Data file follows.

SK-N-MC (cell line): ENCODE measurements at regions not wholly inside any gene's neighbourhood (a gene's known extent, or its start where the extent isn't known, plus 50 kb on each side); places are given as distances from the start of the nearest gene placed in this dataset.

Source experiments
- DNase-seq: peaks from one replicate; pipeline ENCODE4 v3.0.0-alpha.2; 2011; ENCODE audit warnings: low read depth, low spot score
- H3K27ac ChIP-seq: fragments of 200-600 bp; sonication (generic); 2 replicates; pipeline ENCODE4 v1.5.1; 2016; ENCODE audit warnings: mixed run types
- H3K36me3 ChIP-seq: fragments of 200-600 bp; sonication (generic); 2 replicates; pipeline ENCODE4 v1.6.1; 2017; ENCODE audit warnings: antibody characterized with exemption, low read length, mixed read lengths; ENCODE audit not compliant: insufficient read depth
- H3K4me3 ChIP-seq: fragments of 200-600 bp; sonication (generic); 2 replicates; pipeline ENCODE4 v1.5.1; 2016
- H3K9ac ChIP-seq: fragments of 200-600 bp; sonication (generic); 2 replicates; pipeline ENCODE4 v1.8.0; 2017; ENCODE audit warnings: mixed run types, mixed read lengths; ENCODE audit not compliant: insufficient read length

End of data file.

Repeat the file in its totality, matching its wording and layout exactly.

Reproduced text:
SK-N-MC (cell line): ENCODE measurements at regions not wholly inside any gene's neighbourhood (a gene's known extent, or its start where the extent isn't known, plus 50 kb on each side); places are given as distances from the start of the nearest gene placed in this dataset.

Source experiments
- DNase-seq: peaks from one replicate; pipeline ENCODE4 v3.0.0-alpha.2; 2011; ENCODE audit warnings: low read depth, low spot score
- H3K27ac ChIP-seq: fragments of 200-600 bp; sonication (generic); 2 replicates; pipeline ENCODE4 v1.5.1; 2016; ENCODE audit warnings: mixed run types
- H3K36me3 ChIP-seq: fragments of 200-600 bp; sonication (generic); 2 replicates; pipeline ENCODE4 v1.6.1; 2017; ENCODE audit warnings: antibody characterized with exemption, low read length, mixed read lengths; ENCODE audit not compliant: insufficient read depth
- H3K4me3 ChIP-seq: fragments of 200-600 bp; sonication (generic); 2 replicates; pipeline ENCODE4 v1.5.1; 2016
- H3K9ac ChIP-seq: fragments of 200-600 bp; sonication (generic); 2 replicates; pipeline ENCODE4 v1.8.0; 2017; ENCODE audit warnings: mixed run types, mixed read lengths; ENCODE audit not compliant: insufficient read length